Following O’Keeffe’s first exhibition at the 291 gallery, Stieglitz established a firm hold over the display and sale of her work:

During the 1920s O’Keeffe found much inspiration on the streets of Manhattan, and particularly in the proximity of the Shelton Hotel, where she lived from 1925 to 1936. The Shelton, which opened in Midtown in 1924 as the tallest hotel in the world, provided a perfect vantage point for O’Keeffe to observe city life:

EYE OF THE BEHOLDER…Georgia O’Keeffe was captivated by her adopted city, particularly views from and around New York’s Shelton Hotel, where she lived from 1925 to 1936. Top row, from left: New York Street with Moon (1925)  ∞  New York Street No. 1 (1926)  ∞  Shelton Hotel New York No. 1 (1926)    The Shelton with Sunspots (1926)    East River From the Shelton (1926)  ||  Bottom row, from left: New York Night (1929)    Radiator Building – Night, New York (1927)    East River From the 30th Story of the Shelton Hotel (1928)  ∞  Ritz Tower, Night (1928). (museothyssen.org/okeeffemuseum.org/curiator.com/virginia.edu/isak.typepad.com/ theartstack.com (2)/ephemeralnewyork.wordpress.com/artnet.com) click to enlarge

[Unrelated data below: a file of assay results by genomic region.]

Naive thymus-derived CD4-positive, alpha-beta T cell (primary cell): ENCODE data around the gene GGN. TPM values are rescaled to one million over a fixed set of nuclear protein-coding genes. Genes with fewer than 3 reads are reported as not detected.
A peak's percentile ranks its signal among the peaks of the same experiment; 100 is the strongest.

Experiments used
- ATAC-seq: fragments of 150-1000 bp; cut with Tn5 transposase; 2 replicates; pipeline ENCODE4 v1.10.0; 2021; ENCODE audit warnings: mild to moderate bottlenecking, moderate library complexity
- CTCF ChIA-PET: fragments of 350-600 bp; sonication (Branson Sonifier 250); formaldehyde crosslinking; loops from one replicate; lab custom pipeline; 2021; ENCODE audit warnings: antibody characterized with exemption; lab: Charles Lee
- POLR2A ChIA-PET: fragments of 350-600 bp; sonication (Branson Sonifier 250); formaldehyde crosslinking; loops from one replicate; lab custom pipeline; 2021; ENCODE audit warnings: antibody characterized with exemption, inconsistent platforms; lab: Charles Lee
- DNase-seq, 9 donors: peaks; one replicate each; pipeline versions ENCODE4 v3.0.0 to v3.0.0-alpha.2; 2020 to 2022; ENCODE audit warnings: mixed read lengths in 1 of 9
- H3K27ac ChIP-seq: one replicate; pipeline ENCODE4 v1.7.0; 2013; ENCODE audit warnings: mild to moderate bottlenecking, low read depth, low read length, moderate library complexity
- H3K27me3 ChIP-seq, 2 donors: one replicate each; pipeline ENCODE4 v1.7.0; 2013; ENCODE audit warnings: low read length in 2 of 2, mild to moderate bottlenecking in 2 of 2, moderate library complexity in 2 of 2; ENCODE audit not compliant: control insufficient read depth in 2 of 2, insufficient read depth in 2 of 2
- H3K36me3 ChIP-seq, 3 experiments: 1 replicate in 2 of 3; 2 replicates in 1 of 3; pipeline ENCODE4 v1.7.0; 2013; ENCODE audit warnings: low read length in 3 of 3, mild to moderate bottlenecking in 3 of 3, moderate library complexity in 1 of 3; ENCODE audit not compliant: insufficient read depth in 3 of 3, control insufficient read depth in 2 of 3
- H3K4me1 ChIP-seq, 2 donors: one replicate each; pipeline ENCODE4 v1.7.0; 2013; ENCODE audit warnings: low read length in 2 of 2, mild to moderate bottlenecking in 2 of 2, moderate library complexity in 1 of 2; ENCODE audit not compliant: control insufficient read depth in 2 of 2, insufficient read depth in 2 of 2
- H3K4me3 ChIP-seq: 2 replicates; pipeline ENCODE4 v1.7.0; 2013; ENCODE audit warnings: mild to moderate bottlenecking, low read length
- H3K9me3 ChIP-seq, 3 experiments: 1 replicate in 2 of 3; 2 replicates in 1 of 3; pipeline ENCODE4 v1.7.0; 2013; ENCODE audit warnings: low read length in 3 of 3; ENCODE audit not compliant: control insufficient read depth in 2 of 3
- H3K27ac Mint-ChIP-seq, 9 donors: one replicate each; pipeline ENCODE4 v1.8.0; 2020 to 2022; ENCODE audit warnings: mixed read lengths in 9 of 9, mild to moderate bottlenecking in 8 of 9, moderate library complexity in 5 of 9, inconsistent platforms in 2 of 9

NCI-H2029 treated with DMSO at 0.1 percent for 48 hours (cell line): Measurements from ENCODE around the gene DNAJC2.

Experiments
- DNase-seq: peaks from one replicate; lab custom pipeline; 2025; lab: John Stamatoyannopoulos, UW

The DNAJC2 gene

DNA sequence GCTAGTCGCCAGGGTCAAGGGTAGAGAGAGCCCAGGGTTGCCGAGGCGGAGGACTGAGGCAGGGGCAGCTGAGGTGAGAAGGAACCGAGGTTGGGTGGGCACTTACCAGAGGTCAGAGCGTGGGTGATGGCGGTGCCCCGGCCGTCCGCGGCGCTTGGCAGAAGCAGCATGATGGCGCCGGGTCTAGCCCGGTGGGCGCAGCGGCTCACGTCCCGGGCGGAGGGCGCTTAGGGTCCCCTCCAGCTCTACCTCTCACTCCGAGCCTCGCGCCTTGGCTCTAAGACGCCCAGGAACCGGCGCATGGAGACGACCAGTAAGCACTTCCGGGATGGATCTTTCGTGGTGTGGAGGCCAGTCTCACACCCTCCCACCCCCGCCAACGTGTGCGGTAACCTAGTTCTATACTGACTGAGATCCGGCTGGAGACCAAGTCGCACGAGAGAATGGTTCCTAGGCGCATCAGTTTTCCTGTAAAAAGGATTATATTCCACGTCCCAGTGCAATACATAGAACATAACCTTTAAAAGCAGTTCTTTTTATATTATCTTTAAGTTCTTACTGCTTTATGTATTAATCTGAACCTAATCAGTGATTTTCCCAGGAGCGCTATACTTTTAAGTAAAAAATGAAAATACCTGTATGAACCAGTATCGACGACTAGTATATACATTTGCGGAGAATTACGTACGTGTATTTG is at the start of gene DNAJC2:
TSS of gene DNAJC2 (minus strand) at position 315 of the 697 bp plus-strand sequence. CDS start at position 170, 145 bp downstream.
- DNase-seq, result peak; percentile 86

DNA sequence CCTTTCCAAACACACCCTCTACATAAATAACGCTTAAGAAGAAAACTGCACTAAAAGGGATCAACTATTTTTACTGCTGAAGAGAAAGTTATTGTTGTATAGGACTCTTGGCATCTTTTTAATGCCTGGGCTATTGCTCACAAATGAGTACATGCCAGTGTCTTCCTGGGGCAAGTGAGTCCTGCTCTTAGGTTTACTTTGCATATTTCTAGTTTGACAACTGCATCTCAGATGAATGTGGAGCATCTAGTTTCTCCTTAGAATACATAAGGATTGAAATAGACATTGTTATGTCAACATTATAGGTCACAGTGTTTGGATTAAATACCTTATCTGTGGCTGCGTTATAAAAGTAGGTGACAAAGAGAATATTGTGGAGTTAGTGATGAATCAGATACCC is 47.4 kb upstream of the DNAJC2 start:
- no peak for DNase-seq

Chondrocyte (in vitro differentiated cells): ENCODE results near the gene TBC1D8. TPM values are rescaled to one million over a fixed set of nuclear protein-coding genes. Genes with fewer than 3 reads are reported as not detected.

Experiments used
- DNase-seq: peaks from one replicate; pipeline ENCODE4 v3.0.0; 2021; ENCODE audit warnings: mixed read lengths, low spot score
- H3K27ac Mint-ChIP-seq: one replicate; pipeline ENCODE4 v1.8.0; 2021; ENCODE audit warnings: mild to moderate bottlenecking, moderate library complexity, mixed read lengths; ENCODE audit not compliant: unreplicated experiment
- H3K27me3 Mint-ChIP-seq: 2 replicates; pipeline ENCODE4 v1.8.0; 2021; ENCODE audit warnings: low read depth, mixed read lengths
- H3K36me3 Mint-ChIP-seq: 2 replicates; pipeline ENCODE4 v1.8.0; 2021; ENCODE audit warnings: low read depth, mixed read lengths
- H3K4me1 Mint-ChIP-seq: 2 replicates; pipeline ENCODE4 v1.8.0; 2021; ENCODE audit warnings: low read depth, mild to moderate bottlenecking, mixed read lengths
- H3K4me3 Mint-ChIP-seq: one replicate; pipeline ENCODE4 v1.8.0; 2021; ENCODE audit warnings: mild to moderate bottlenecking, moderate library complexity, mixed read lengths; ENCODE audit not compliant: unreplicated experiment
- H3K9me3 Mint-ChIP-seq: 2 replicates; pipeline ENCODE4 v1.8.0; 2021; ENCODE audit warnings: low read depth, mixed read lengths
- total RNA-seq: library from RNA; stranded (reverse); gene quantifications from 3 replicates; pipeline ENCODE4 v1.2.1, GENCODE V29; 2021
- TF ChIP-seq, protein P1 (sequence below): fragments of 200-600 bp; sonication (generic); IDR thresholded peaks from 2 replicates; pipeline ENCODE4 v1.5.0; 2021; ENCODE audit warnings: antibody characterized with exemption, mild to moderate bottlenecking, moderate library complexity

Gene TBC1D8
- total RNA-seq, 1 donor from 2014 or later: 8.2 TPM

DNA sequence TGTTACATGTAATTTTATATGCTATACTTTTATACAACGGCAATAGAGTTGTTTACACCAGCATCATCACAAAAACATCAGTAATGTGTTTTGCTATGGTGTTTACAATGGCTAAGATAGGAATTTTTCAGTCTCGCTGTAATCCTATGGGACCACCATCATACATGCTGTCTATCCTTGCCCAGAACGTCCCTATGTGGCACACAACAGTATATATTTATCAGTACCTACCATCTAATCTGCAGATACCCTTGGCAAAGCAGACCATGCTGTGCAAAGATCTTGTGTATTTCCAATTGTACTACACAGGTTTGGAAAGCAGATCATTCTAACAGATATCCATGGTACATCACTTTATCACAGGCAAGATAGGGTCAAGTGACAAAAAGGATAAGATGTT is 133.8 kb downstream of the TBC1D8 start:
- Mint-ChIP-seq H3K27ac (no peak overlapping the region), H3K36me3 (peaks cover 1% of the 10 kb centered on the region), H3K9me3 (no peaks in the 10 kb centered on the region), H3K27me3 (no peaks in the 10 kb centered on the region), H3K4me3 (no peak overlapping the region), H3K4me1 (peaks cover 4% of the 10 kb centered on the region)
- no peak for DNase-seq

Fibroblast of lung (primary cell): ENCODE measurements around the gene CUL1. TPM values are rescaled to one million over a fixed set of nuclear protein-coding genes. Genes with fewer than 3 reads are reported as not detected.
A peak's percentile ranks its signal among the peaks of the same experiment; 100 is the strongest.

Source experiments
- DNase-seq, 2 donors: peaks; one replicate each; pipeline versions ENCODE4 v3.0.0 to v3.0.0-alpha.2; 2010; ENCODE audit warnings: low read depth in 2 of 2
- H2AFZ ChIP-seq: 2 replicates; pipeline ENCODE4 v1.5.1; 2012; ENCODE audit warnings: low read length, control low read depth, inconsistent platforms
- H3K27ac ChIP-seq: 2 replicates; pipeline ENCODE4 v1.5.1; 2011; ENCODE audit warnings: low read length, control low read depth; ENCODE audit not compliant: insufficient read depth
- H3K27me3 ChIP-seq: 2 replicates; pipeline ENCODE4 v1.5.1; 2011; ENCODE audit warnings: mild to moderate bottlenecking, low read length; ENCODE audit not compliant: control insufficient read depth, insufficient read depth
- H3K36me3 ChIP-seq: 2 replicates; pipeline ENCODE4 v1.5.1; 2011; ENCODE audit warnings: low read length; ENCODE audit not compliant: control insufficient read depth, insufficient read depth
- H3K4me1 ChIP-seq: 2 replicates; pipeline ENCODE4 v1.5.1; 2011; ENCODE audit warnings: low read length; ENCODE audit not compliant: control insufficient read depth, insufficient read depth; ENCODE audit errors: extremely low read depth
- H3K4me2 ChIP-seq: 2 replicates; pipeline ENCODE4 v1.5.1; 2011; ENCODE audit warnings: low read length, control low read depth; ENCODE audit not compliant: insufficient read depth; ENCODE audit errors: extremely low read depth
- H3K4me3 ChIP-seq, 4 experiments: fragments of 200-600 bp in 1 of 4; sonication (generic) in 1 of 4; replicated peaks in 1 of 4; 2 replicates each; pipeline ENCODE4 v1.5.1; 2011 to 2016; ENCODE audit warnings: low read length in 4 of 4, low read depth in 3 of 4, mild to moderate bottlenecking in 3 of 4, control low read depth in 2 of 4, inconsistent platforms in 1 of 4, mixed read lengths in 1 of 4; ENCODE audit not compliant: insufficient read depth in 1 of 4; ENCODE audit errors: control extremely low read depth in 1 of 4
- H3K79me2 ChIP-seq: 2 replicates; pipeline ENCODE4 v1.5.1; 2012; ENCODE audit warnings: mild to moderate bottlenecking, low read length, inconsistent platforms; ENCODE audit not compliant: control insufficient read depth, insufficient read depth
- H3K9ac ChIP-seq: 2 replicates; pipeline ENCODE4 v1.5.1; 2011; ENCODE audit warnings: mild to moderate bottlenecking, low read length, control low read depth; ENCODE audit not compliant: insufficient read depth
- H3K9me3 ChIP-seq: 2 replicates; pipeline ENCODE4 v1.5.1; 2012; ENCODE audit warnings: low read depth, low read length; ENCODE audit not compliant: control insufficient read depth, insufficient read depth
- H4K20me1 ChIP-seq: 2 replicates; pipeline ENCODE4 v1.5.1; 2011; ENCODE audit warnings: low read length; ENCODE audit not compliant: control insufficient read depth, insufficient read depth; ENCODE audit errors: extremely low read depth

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During the early decades of the 20th century Martin Couney (1870-1950) was renowned for his baby incubator exhibits at various world’s fairs and for his long-standing display of incubating babies at New York’s Coney Island, wedged between the usual sideshow attractions of freaks and burlesques. Couney charged visitors 25 cents to view the infants (in order that their parents would not have to pay for their medical care). “The Talk of the Town” looked in on Couney…